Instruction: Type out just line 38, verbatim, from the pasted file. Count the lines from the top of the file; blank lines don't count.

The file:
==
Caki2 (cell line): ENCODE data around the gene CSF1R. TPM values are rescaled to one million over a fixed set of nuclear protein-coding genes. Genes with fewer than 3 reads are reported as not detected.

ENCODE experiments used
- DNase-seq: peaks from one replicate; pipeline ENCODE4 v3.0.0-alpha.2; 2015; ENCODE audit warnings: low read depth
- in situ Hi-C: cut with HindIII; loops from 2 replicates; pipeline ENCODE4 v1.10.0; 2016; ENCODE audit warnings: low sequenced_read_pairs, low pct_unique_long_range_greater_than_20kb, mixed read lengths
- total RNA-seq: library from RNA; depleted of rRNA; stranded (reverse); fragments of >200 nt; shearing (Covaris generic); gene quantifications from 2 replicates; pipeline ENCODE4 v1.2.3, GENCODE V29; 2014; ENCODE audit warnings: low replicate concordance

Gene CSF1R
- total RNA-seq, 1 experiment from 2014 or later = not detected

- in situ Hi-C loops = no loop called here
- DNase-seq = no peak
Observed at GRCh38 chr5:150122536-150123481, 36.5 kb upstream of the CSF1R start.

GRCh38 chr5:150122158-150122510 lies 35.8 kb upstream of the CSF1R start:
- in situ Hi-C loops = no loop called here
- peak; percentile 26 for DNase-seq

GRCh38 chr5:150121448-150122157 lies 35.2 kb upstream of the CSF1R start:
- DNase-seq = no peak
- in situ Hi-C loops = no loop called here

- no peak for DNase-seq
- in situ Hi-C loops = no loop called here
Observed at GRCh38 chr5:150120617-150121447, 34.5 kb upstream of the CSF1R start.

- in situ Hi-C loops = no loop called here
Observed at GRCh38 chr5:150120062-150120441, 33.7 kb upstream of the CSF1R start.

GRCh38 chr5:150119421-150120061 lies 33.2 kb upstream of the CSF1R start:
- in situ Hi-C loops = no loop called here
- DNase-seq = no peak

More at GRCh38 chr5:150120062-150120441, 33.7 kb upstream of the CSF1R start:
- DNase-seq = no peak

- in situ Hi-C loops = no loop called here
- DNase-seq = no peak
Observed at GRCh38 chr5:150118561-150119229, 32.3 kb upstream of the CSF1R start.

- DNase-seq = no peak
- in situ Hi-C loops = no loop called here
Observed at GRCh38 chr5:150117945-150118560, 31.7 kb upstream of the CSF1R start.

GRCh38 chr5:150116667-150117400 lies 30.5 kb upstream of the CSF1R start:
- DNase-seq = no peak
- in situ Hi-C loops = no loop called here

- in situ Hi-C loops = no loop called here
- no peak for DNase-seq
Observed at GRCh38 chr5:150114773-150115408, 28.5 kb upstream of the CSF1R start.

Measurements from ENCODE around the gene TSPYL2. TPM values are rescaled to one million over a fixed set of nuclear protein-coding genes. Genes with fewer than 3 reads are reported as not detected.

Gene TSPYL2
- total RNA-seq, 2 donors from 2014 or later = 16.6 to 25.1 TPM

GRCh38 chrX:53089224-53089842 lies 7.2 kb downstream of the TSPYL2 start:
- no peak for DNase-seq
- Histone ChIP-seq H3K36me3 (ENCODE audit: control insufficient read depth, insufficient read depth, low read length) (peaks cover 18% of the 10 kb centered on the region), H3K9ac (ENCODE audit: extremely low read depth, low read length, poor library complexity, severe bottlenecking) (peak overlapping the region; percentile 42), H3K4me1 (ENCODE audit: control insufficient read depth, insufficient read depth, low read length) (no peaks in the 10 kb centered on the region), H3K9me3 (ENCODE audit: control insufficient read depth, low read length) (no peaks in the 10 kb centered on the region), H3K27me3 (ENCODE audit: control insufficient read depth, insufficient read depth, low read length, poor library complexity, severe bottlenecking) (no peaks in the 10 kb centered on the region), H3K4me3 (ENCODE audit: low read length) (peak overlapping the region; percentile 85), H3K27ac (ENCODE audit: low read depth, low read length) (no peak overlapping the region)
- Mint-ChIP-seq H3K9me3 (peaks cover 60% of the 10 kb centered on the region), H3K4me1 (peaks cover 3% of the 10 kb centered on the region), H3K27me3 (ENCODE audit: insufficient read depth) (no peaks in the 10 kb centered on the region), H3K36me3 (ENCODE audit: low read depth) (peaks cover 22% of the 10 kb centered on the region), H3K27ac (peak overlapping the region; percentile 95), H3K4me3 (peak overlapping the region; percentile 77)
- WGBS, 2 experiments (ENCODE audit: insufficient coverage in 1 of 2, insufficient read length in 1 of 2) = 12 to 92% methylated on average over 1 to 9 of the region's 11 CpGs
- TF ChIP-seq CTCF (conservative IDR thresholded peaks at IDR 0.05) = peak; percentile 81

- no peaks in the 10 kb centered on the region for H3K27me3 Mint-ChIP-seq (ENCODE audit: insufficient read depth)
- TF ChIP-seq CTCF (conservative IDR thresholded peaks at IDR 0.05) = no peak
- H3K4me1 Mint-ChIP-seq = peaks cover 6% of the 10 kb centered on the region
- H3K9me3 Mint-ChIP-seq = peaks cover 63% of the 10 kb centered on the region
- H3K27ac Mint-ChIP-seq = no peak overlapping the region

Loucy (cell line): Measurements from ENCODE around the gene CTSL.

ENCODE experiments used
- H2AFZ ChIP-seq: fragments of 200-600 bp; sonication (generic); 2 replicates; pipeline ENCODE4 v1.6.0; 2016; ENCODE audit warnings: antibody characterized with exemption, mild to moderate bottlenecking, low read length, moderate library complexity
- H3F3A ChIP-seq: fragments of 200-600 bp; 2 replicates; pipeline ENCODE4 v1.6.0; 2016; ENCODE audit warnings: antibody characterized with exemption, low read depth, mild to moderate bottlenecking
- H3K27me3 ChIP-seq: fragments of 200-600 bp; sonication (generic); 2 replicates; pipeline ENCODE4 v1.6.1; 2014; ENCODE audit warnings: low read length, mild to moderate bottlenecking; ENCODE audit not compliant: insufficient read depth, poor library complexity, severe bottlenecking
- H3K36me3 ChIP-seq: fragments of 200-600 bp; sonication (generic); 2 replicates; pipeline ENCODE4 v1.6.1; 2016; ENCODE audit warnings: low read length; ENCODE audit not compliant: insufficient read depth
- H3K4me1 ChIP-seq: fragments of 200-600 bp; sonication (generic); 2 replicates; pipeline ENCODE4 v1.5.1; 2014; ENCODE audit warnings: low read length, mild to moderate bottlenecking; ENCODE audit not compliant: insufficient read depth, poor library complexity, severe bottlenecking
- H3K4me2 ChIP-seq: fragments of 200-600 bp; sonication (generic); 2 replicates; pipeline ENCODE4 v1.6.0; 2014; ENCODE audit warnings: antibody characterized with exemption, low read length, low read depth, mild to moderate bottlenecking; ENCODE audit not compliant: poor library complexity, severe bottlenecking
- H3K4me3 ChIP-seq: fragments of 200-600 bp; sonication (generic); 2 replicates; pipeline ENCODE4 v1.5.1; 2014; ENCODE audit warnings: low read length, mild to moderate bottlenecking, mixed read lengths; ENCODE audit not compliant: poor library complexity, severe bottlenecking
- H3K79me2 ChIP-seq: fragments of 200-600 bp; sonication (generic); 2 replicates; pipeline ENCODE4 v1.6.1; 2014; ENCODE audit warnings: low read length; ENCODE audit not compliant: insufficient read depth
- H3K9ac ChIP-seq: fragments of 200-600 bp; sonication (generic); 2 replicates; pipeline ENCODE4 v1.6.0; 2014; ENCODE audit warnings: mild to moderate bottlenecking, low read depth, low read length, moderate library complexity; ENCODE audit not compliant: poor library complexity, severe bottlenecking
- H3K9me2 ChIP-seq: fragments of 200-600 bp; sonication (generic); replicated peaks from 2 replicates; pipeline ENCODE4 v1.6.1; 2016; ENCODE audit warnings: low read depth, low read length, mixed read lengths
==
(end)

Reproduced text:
Observed at GRCh38 chr5:150114773-150115408, 28.5 kb upstream of the CSF1R start.